1. Health

The obvious advantage is the lower health risk. For someone who likes to consume nicotine or engage in the physical act of smoking, smoking might be preferable to abstinence, even with its great costs. But vaping or use of other smoke free products is probably better still, all costs and benefits considered, providing most of the benefits with very little of the health cost.
The evidence that smoke-free tobacco products are low-risk is based primarily on decades of research on smokeless tobacco use. Despite the popular myths, extensive epidemiology shows that smokeless tobacco causes no detectable risk for any disease.
This does not mean it is completely harmless (though that possibility is consistent with the evidence), but it does mean that any risks must be very small.
We obviously lack epidemiology about long-term e-cigarette use (and probably always will for any particular type of e-cigarette, since the products are changing so fast). But we have ample evidence to be confident of the low risk: We have the evidence about the low risk of smoke-free nicotine from smokeless tobacco. The other exposures resulting from vaping – inhaling the carrier chemicals and tiny quantities of contaminants – are well studied in other settings. This allows us to conclude that the risk from vaping is down in the range of the risk from using smokeless tobacco (details not included in this document; they are available elsewhere). We have further reassurance about this conclusion from the real-world experiences of hundreds of thousands of vapers who have used the products for years, and from numerous formal studies of acute effects, which show e-cigarettes do not cause any unexpected consequences in the short run. This is the same evidence and reasoning that caused the U.S. FDA to conclude that long-term use of NRT products poses no substantial risk.
While there are undoubtedly differences in health effects among low-risk alternatives to smoking, they are quite small and speculative. The net risk from all such products is so close to zero that substituting them for smoking reduces risk about as effectively as not using tobacco products at all. E-cigarettes may not be quite as low risk as smokeless tobacco. High-quality closed systems, which contain only well-studied ingredients and highly controlled heating systems probably are. Open systems are not quite as “clean,” with a wider variety of e-juice ingredients, the option of higher temperature heating (which produces more contaminants in the vapour), and a huge variety of hardware components. This has resulted in alarmist claims about the vapour from open systems, particularly when operated in completely unrealistic ways. But the reality is that the quantities of potentially harmful chemicals produced remain small (much closer to quantities found in room air than the quantities created by smoking). It is important to keep in mind the absolute magnitude of the plausible range of risk. Even if a particular e-cigarette configuration doubles or triples the health risk compared to that 99% reduction in risk, it is still a tiny fraction of the risk from smoking. There is nothing to suggest it could be any higher than this, leaving the risk down in the range of that from other everyday hazards, like transport or eating junk food. If such a product, rather than some slightly cleaner alternative, is the satisfying alternative that can replace smoking for a given individual, then the net benefit is obvious. Indeed, if someone merely likes it a lot better, those benefits can justify the costs; we all take small health risks all the time in order to pursue other preferences.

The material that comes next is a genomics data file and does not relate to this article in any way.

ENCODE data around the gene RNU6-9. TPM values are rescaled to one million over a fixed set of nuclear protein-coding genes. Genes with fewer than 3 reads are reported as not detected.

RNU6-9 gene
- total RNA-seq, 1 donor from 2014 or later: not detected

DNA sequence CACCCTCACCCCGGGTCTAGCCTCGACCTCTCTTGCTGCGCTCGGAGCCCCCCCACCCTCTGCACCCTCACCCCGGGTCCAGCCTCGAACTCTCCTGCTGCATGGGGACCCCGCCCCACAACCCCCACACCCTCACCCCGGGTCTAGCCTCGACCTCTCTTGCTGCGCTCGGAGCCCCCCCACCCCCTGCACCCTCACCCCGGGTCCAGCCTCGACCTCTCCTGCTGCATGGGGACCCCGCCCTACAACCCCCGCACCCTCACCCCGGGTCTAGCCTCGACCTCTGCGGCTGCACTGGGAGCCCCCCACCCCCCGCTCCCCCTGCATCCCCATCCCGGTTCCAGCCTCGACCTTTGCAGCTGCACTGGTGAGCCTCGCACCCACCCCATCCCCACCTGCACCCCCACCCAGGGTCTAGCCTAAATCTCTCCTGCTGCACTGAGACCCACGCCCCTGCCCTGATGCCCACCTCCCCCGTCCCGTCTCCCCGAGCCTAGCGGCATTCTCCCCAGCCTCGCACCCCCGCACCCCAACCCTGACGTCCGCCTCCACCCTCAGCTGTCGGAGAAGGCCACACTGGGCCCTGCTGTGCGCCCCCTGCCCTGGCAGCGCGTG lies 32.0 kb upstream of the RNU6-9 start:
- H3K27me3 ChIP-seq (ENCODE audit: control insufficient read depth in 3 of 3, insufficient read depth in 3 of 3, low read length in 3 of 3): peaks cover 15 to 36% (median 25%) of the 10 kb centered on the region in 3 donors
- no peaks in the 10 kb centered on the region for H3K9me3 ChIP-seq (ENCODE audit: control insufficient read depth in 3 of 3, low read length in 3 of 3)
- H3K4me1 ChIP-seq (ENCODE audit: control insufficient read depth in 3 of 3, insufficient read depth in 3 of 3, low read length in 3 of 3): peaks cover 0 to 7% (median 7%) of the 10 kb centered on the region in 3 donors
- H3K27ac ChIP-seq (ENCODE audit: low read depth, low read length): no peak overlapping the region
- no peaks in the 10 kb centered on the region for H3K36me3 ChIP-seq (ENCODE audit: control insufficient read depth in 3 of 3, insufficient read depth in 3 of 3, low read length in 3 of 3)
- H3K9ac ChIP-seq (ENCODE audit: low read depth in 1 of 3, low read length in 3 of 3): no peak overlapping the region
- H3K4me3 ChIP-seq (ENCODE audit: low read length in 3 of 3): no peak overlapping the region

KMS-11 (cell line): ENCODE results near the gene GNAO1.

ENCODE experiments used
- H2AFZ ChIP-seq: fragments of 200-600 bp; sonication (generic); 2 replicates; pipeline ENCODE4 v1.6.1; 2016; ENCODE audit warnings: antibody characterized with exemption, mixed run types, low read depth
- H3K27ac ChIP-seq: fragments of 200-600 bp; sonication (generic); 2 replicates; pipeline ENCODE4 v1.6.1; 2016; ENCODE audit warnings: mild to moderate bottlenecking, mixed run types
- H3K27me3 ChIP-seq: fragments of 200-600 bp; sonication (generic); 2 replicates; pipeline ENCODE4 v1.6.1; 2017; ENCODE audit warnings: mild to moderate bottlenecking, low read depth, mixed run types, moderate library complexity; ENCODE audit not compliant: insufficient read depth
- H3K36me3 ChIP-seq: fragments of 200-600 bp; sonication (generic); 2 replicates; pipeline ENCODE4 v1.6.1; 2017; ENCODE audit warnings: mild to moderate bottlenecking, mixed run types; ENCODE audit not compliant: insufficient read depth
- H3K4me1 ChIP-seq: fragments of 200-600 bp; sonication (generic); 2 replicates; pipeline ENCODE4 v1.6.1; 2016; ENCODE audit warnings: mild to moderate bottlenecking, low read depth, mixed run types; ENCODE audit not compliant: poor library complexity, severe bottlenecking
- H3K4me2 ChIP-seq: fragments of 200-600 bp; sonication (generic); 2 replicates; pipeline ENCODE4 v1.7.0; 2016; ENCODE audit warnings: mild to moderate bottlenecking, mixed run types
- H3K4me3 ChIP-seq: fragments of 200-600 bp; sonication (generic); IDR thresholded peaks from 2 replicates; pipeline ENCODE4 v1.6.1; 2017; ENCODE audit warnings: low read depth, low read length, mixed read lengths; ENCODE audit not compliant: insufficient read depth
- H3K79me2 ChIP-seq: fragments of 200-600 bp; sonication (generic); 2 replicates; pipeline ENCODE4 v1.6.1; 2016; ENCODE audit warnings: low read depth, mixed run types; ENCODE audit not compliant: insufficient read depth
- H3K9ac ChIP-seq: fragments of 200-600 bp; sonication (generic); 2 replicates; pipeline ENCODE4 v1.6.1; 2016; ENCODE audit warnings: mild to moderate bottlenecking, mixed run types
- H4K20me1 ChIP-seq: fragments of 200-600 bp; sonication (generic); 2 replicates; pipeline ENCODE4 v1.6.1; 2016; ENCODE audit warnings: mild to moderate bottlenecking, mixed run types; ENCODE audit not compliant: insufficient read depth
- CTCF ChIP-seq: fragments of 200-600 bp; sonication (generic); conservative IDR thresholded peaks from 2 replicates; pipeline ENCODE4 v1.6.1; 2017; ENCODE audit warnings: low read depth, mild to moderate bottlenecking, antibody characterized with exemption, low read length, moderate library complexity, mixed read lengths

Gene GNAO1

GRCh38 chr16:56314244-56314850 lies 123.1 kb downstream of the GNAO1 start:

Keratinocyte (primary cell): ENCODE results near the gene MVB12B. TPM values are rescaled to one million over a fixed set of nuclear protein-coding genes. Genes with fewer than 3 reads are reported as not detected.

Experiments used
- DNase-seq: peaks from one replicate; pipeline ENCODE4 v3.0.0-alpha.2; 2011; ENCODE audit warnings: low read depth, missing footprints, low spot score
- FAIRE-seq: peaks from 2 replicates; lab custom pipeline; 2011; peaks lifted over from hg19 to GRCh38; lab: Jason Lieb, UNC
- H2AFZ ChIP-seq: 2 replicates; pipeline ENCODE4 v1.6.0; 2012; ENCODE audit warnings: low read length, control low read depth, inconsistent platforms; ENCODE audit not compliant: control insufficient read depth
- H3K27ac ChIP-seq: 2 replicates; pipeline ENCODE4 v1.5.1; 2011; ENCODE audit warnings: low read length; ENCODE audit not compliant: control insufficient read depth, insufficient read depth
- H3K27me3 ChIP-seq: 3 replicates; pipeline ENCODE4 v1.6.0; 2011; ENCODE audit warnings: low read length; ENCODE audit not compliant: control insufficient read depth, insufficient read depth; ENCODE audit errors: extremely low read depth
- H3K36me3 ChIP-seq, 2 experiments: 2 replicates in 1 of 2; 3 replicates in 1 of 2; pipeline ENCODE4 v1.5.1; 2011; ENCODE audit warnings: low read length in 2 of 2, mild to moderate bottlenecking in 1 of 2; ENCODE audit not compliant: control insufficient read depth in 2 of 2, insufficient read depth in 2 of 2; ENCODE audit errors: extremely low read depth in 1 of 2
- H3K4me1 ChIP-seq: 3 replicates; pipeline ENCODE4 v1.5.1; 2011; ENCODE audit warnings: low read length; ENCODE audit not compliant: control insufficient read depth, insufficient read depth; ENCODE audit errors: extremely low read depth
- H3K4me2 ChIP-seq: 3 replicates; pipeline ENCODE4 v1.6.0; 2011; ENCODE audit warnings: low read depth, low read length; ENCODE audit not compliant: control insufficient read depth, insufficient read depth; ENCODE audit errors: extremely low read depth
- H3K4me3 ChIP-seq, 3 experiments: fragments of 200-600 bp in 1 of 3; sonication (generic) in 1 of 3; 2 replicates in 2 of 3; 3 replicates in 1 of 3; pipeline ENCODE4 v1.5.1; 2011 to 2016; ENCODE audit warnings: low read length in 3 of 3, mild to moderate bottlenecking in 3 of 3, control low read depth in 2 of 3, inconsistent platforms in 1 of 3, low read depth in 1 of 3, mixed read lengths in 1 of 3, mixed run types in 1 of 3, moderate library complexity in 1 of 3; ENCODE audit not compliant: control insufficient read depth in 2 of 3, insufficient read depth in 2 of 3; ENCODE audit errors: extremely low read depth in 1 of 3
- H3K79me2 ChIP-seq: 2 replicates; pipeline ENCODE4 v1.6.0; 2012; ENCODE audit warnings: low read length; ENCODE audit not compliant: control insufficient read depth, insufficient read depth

2. Flavours